Binge Drinking – The Weekend Warriors
Many people binge drink in young adulthood and most survive it without major consequences. Unfortunately, young people don’t often limit these binge-drinking sessions to rare occasions, especially in their college years.
Too often, binge drinking occurs on a regular basis almost every weekend. If they drink, they do it hard. It is a pre-planned event, usually in a social setting with friends.
The U.S. Centers for Disease Control reports that an unbelievable 37 million Americans binge drink about once a week with about seven drinks consumed each session. One binge drinking session includes five or more drinks in one drinking event for men, and four or more drinks for women. And yes, drinks that are consumed before going out, while “pre-gaming” also count toward these amounts.1
Many young adults ask if drinking every weekend makes them an alcoholic. It can be assumed that every alcoholic does binge drink, but not every binge drinker is an alcoholic. Binge drinking is a type of alcohol use disorder and it is dangerous by itself, even if you have not developed a dependence on alcohol.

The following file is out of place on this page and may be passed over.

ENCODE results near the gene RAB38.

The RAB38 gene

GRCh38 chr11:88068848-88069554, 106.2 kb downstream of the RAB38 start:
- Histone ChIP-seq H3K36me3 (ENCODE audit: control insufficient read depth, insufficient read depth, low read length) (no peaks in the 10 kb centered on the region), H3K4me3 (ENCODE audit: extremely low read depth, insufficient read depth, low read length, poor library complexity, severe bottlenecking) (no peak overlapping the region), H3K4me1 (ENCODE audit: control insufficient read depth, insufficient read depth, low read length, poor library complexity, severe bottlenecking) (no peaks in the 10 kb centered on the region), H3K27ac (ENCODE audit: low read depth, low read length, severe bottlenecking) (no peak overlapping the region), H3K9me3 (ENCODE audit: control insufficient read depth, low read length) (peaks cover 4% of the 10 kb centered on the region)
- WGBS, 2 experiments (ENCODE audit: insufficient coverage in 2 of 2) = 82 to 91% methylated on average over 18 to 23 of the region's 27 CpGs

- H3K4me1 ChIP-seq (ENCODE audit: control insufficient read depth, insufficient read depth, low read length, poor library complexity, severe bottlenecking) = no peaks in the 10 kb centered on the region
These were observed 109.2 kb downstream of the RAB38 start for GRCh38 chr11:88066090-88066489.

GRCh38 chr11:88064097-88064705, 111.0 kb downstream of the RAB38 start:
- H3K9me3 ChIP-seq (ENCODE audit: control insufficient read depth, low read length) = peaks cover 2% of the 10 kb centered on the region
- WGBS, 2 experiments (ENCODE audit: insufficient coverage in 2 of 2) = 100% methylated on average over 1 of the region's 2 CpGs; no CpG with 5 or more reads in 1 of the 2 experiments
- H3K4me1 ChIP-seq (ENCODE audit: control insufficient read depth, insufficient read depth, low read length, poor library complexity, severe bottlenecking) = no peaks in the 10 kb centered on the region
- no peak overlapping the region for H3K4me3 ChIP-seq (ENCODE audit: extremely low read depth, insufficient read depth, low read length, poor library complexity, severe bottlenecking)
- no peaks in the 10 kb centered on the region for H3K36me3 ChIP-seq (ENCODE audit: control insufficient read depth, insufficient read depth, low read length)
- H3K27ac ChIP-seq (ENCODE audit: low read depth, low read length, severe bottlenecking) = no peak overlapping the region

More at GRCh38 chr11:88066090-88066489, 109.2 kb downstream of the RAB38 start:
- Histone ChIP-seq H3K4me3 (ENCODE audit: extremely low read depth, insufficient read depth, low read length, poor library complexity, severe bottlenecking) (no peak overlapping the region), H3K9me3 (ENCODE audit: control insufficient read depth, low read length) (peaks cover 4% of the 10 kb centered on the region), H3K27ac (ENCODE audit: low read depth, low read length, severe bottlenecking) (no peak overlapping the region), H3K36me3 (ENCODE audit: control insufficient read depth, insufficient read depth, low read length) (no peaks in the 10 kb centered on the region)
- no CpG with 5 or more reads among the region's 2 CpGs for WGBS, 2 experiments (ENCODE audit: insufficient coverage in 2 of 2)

Binge drinking significantly increases the risk of developing alcohol dependence. It’s a fine line and it can be crossed quickly. Before you know what happened, not just drinking on weekends, but almost daily and can’t stop. In many cases, binge drinkers are not physically dependent to alcohol, but they are still prone to accidental death due to alcohol consumption.
In many college settings, drinking seems to be almost like a team event, you can’t escape. Others drink to forget problems or emotional pain. If everyone around you seems to be drinking constantly, it is good to know that many schools offer sober groups and activities and CRC’s (Collegiate Recovery Communities) to give you plenty of activities and like-minded people to meet.
Binge drinking is dangerous because it involves consuming large amounts of alcohol. Some of these problems can be temporary, such as dehydration, coordination problems, nausea, poor decision making, and memory loss (blackout), while some are more harmful and may last a lifetime, like liver diseases, brain damage, or heart problems. People who begin drinking at an early age, or are under ae 26 are at a higher risk to develop alcoholism later in life.
If you are young and can relate to this weekend behavior all too much, please consider seeking help. You may not have to stop drinking forever, if you haven’t developed alcoholism yet. Reach out to your family, a student counselor, visit an outpatient center for a few weeks, or see a therapist near you. Take control, take responsibility– your future self will thank you for that.
Don’t let your peers run your life. You are worth it, you deserve better. Don’t ruin your life with a wrong decision made under the influence of any substance. The ER is not the place where your evening should end.
- U.S. Centers for Disease Control. During binges, U.S. adults have 17 billion drinks a year. Mar 2018.